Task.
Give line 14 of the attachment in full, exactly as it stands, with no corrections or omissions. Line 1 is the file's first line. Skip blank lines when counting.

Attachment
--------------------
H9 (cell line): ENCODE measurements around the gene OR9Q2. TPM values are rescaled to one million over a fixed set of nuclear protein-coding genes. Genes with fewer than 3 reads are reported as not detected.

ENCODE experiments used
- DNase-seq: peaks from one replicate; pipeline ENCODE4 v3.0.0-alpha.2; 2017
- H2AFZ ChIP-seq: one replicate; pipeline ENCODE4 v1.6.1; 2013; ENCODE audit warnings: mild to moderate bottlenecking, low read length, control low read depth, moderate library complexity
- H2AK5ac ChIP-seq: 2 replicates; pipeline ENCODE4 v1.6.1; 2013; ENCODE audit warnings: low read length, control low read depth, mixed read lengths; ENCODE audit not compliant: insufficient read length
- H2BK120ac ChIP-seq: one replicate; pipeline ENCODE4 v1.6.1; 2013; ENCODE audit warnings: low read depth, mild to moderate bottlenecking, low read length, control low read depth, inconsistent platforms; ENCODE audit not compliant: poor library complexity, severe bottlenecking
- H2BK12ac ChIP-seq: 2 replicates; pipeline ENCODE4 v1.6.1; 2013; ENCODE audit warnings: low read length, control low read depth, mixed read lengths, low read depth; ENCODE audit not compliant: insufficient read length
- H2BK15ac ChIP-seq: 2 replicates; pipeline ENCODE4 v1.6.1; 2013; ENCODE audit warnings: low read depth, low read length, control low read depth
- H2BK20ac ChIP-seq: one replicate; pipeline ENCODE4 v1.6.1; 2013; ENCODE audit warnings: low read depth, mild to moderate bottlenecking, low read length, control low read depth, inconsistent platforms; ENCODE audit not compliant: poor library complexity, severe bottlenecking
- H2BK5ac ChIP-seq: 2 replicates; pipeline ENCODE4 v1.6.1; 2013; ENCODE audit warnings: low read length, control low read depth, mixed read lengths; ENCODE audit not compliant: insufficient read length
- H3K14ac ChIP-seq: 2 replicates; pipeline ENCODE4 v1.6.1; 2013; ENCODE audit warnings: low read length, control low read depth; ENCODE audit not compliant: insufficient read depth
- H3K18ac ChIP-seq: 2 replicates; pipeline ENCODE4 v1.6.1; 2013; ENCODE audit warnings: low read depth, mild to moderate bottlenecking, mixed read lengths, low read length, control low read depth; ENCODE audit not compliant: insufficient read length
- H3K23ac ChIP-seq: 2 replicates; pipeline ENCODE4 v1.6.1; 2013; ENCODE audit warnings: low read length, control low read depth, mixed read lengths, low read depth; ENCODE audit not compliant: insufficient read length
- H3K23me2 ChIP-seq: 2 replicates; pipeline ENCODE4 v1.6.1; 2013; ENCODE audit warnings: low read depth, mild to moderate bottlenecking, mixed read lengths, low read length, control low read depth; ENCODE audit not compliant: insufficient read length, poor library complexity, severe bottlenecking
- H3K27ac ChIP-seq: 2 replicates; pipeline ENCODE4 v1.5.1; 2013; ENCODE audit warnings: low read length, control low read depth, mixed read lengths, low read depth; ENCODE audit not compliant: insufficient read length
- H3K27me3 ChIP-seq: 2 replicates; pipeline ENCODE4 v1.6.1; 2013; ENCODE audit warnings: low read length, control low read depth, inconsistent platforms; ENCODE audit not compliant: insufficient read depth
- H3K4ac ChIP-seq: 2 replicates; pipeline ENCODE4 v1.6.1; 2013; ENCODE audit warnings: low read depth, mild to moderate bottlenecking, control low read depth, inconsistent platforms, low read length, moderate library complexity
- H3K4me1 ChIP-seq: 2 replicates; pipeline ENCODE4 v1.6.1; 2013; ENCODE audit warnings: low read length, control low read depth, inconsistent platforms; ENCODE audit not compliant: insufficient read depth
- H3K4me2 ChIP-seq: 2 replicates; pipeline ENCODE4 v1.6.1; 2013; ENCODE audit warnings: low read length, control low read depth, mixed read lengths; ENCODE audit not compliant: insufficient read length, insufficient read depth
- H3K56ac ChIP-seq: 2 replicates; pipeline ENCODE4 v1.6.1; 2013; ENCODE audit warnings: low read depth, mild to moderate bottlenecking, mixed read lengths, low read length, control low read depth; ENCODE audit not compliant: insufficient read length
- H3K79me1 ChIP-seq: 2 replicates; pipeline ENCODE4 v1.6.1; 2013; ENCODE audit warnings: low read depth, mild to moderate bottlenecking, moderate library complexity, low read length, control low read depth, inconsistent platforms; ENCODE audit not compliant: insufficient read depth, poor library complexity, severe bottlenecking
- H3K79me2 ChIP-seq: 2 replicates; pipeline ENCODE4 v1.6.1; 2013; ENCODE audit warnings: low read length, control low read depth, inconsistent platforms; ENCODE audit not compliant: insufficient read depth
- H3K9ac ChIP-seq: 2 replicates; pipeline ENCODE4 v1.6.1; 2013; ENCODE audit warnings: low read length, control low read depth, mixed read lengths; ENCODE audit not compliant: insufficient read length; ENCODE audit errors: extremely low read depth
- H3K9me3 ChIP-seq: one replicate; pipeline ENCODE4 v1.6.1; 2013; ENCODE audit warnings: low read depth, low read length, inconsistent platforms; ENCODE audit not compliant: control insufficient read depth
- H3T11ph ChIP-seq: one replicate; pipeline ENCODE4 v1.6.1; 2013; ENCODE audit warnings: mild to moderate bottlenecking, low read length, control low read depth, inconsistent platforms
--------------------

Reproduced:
- H3K23me2 ChIP-seq: 2 replicates; pipeline ENCODE4 v1.6.1; 2013; ENCODE audit warnings: low read depth, mild to moderate bottlenecking, mixed read lengths, low read length, control low read depth; ENCODE audit not compliant: insufficient read length, poor library complexity, severe bottlenecking